|Publication number||US5588440 A|
|Application number||US 08/513,406|
|Publication date||Dec 31, 1996|
|Filing date||Aug 10, 1995|
|Priority date||Aug 10, 1995|
|Also published as||WO1998024365A1|
|Publication number||08513406, 513406, US 5588440 A, US 5588440A, US-A-5588440, US5588440 A, US5588440A|
|Inventors||Jocelyn W. Cowie|
|Original Assignee||Cowie; Jocelyn W.|
|Export Citation||BiBTeX, EndNote, RefMan|
|Patent Citations (6), Referenced by (17), Classifications (19), Legal Events (10)|
|External Links: USPTO, USPTO Assignment, Espacenet|
The present method relates to a method and apparatus for assessing and locating soft tissue lesions manifested by pain in the tissue of human beings and animals.
It is known that the electrical resistance of skin is controlled largely through the nervous system. Canadian Patent No. 1,254,269 issued May 16, 1989 to Woodley et al. discloses a diagnostic device based upon resistance measurements of the skin which is used to detect abnormal areas of the body where there is pain or sympathetic disfunction. U.S. Pat. No. 4,966,158 issued to Honma et al. discloses a device having two probes which measures the moisture content retained in the skin both in the keratinous layer and also in the deeper layer so as to provide information as to the condition of the skin. Patent Cooperation Treaty Application No. PCT/GB90/01991 discloses a device having a common probe and a reference probe. The measurement of resistance is switched between a common probe applied to an area of skin under test and a reference probe located on the identical area on the other side of the body. A difference in the readings indicates a damaged area of the skin. Thus, known devices measure only one parameter of the skin.
In order to be able to cross correlate different types of measurements of a given area and thus obtain confirmation of the condition and a more accurate diagnosis, it would be useful to be able to measure several different parameters simultaneously. Technically, one could first apply a device to measure resistance to a particular area and then one designed to measure moisture. However, such an approach would be impractical because not only could the condition of the area under test change from one measurement to the other, but positioning the probe on precisely the same area for both measurements would be difficult if not impractical. Secondly, many such measuring devices require measurements to be made using two separate probes applied to two separate but corresponding sides of the body.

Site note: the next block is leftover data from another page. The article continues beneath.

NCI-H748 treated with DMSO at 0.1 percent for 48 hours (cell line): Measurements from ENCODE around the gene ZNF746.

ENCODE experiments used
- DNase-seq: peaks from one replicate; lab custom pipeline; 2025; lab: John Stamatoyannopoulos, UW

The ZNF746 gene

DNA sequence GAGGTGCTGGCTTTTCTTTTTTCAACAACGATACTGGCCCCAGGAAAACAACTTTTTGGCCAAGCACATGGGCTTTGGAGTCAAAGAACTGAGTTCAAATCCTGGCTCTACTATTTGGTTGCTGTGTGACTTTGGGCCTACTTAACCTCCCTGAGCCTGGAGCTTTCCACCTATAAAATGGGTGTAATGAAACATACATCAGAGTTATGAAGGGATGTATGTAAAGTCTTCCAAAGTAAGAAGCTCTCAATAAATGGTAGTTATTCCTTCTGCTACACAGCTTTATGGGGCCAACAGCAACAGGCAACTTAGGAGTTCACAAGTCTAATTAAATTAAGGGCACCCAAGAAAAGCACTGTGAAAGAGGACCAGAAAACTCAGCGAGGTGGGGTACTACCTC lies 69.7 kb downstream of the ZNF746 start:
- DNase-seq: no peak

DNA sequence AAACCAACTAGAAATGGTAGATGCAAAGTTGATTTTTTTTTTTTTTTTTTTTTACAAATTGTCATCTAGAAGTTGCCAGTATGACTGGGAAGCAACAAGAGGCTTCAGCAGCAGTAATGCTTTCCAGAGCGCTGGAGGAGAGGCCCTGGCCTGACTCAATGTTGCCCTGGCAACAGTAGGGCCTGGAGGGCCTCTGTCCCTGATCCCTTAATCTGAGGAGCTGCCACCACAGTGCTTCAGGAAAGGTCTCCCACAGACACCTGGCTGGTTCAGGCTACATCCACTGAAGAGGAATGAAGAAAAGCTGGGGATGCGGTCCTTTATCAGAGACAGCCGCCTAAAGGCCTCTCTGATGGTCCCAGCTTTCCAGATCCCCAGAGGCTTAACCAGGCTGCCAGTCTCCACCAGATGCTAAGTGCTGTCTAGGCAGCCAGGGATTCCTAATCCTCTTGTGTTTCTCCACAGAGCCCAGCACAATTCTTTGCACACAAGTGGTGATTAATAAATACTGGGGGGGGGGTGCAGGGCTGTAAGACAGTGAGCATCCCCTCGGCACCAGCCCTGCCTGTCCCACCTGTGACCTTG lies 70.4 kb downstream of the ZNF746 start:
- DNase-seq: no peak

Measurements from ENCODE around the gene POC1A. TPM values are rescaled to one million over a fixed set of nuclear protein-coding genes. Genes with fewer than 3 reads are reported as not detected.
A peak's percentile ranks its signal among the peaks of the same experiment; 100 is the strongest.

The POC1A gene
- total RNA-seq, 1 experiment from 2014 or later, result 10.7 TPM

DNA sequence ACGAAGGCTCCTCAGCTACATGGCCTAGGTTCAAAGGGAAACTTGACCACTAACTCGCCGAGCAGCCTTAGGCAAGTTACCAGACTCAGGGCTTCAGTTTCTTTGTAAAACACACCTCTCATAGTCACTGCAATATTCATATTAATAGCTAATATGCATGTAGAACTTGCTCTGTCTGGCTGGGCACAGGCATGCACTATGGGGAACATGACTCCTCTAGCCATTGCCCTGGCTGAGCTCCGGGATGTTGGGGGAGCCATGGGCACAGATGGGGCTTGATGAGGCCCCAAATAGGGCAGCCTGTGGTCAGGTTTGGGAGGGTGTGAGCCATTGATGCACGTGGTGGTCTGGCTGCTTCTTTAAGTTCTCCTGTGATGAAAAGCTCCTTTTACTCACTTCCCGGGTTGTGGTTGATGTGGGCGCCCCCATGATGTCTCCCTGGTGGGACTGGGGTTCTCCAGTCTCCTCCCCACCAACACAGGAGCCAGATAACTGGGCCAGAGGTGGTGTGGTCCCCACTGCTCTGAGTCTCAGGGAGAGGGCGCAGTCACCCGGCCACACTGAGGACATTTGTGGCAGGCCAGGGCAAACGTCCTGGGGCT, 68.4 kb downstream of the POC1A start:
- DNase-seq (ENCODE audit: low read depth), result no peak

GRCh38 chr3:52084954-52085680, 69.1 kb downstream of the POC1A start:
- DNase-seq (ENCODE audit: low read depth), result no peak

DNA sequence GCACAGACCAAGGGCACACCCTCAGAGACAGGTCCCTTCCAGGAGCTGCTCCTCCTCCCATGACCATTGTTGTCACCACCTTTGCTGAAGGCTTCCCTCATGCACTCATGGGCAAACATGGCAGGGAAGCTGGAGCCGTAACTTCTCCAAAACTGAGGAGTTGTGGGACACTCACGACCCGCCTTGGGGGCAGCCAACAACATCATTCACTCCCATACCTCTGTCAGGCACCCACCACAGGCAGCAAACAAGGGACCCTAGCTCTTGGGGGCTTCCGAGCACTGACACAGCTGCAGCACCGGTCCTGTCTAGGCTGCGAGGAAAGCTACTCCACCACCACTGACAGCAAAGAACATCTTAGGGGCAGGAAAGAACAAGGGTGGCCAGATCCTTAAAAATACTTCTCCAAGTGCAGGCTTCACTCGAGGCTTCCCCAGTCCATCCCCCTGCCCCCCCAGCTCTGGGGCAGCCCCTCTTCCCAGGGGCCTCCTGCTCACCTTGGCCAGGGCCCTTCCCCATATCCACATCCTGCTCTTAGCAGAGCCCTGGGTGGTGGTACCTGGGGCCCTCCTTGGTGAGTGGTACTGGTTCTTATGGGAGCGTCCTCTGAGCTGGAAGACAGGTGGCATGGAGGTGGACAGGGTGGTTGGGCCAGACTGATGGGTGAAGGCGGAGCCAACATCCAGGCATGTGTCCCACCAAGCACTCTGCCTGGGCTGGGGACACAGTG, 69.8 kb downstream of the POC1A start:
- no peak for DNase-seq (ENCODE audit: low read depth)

Accordingly, it is an object of the invention to provide a method and apparatus for simultaneously measuring at least two different parameters of the skin.
Cellular damage can occur due to prolonged stress, which increase build-up of metabolites and tissue ischemia. The latter build-up directly excites pain receptors and causes cellular degeneration or necrosis. Lack of use, poor posture, over use, a blow or hyperextension will cause lesions resulting in inflammation. Inflammation products such as histamine, bradykinin, acids, etc. are released into the capillary bed and produce pain. Pain causes a reflex response of muscle guarding and/or spasms. Such a response leads to immobility and eventual wasting away or atrophy due to loss of the alternating relaxing and contracting of muscles. The muscles provide a circulatory pumping action during normal relaxation and contracting which will be ineffective on areas affected by atrophy. Ordinarily, painful areas in the skin are associated with abnormalities such as changes in temperature, and moisture, tenderness, swelling or edema, inflammation, stringiness due to fibrous tissue changes, nodules or small knotted areas, fatigue or lack of tone in the tissues, and metabolite retention characterized by crystal-like formations in the tissue. Such areas of abnormality are conventionally located by a palpative process.